Pregnant M’sian drug mule gets 14 months in Aussie jail

MELBOURNE: A pregnant Malaysian woman who swallowed 34 pellets of heroin in Kuala Lumpur before her arrest at a Melbourne airport, was jailed a minimum 14 months yesterday, when she pleaded guilty to smuggling heroin.

County Court judge Gabriele Cannon criticised Norazlinda Ramli, 35, for putting her unborn baby’s life at risk, saying her decision to act as a drug courier “does you no credit”, The Age newspaper reported.

The judge said Norazlinda, of Puchong, was desperate for money for her destitute family but she had shown no concern for other people’s children who would be using the heroin.

Cannon said Norazlinda was due to give birth to a daughter she had already named Grace on July 15, and was anxious to keep her with her in jail but it would be up to the authorities to decide what was in the child’s best interest.

Norazlinda was 12 weeks’ pregnant when she swallowed the pellets of heroin and boarded a Malaysian Airlines flight from Kuala Lumpur to Melbourne on Feb 12.

She was stopped by Customs officers and later excreted the pellets which contained a total of 83.1 grams of pure heroin with an estimated street-level value of A$92,200.

Cannon said Norazlinda claimed she did not know the pellets contained heroin.

Norazlinda told police she had been approached by a man at a shopping centre in Subang Jaya, Selangor two weeks before the flight and told she would be paid RM9,000 if she swallowed 80 pellets and travelled to Australia. She could only manage 34 pellets.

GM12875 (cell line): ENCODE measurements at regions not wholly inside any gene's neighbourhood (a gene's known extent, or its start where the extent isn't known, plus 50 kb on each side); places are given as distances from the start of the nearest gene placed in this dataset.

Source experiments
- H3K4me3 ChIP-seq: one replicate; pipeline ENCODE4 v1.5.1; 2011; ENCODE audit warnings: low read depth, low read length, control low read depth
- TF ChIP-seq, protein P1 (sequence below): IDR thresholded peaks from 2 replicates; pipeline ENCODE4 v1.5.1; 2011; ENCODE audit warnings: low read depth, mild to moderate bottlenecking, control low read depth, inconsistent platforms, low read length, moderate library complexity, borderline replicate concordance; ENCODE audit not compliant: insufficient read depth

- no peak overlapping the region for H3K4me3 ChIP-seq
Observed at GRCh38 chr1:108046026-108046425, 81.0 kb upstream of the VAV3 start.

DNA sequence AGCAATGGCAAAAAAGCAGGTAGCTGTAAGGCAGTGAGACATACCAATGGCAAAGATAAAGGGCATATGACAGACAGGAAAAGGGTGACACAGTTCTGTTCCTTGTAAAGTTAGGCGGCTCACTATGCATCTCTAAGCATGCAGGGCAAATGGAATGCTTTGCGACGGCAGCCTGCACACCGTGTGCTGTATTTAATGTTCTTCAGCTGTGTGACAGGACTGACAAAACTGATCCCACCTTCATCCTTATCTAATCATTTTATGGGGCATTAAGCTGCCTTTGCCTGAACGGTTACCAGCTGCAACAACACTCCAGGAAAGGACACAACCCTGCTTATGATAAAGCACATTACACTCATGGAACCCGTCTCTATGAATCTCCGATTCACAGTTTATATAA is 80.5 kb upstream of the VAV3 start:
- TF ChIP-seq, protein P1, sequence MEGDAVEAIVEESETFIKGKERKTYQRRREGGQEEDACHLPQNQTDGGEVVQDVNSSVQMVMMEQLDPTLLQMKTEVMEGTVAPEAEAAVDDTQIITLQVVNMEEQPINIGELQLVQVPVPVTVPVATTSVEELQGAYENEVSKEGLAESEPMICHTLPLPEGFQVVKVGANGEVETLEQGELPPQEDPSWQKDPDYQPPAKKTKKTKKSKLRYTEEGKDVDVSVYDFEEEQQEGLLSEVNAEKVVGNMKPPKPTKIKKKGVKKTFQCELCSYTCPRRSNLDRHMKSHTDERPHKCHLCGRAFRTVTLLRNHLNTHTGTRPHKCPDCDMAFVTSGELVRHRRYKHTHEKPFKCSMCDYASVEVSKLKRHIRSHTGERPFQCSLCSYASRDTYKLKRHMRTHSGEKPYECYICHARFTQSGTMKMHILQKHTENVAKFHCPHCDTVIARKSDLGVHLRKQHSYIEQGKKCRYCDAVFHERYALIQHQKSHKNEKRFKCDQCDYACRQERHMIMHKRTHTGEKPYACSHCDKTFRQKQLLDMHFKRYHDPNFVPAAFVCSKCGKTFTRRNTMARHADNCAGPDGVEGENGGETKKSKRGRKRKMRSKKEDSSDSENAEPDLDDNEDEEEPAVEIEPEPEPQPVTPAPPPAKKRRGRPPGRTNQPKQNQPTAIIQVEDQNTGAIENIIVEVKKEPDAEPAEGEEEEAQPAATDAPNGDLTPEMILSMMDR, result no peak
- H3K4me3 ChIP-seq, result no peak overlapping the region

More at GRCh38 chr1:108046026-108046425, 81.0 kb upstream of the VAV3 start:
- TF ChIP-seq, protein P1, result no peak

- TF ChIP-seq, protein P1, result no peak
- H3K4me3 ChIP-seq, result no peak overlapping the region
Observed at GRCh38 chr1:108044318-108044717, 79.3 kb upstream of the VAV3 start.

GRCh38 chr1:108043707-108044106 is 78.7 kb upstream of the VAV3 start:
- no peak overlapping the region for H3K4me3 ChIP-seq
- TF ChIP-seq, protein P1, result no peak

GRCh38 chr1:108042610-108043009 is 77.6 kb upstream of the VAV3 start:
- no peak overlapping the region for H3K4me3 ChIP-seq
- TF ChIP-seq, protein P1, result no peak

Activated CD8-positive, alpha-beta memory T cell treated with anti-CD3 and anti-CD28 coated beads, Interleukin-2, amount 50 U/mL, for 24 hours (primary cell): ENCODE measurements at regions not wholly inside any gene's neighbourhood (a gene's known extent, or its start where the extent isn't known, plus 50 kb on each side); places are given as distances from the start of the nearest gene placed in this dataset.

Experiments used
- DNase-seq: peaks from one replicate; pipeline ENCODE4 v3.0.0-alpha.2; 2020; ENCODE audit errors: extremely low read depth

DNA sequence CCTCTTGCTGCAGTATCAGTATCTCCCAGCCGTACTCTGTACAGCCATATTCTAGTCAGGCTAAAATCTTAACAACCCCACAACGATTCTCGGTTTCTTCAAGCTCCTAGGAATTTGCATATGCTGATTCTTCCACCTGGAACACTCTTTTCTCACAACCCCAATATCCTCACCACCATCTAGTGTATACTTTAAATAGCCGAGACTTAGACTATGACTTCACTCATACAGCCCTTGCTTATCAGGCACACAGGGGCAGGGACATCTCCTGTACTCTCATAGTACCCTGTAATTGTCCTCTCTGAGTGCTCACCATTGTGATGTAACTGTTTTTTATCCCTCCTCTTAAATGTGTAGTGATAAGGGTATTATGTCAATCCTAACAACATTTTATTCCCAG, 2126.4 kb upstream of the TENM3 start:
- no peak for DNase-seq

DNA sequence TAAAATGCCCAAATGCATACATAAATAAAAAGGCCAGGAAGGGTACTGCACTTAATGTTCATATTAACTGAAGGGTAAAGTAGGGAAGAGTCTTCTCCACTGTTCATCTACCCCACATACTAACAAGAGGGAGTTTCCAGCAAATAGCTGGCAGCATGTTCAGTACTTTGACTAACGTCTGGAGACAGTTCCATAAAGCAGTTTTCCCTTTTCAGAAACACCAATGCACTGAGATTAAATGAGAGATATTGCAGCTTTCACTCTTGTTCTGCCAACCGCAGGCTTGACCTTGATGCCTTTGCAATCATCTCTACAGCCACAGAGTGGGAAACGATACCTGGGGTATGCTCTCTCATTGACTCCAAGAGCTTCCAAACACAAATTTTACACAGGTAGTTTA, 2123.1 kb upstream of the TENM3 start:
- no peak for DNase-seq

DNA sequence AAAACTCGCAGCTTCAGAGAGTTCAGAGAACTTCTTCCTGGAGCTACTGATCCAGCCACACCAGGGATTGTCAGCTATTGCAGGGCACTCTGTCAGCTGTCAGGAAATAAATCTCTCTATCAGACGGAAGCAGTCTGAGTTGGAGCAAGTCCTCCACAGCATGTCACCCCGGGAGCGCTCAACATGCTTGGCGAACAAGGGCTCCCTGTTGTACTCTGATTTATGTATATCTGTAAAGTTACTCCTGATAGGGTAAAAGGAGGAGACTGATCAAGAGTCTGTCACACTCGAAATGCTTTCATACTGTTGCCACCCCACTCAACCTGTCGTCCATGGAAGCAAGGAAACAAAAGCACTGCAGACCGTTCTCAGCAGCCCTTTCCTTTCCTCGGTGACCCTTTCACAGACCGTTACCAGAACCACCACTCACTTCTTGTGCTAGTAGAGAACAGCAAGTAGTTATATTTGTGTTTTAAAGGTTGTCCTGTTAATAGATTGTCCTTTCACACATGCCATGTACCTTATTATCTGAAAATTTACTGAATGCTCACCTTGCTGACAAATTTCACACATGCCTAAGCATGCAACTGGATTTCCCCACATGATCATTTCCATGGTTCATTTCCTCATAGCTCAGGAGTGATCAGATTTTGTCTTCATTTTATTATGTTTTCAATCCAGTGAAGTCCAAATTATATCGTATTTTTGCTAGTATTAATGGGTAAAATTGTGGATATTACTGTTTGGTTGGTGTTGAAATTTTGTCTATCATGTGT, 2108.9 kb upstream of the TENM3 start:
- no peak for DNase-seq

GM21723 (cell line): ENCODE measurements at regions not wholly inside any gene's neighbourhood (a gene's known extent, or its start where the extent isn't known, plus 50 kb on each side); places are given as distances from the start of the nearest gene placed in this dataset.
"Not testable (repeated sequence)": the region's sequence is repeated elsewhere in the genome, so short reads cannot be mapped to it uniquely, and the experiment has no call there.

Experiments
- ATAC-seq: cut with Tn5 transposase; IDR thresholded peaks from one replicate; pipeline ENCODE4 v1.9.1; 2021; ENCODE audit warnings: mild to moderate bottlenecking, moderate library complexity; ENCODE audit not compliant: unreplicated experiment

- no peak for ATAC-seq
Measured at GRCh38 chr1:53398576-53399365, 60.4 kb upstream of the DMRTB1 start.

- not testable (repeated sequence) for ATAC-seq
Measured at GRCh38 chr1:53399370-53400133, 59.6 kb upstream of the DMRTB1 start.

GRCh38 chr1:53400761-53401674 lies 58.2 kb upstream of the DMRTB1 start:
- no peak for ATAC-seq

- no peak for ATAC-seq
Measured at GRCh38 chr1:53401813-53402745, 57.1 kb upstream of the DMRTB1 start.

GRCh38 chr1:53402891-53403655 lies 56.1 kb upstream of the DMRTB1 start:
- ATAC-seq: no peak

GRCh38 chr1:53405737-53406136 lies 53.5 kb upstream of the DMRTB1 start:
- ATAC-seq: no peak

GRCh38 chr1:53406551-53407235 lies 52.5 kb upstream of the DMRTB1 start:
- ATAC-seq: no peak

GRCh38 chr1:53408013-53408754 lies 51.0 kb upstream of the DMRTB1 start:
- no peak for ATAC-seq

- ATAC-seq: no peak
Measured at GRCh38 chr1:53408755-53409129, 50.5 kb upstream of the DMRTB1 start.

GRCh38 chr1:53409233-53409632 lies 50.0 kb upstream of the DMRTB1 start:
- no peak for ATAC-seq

She was taken on two trial runs to Sydney before being given the drug for the flight to Melbourne.

Cannon said Norazlinda’s motivation had been to try to provide a better life for her family.

Norazlinda had entered into an arranged marriage at the age of 16 and bore five children.

Her three-year-old son died of a lung condition, three years ago, and her mother died of cancer in 2009.

Her marriage had broken down in 2010 after her husband suffered mental health problems and moved back to his family’s village.

Norazlinda and her children, aged eight, 11, 16 and 19, were forced to live with her stepfather in a three-bedroom apartment.

She was working in a clothing store when she met Abdul Ramen who ran the grocery store next door.

Norazlinda fell pregnant to Abdul and was desperate for money to help support her family when she agreed to swallow the pellets and travel to Australia.

Cannon said she had decided to reduce Norazlinda’s jail term because of her “exceptional family hardship”. — Bernama

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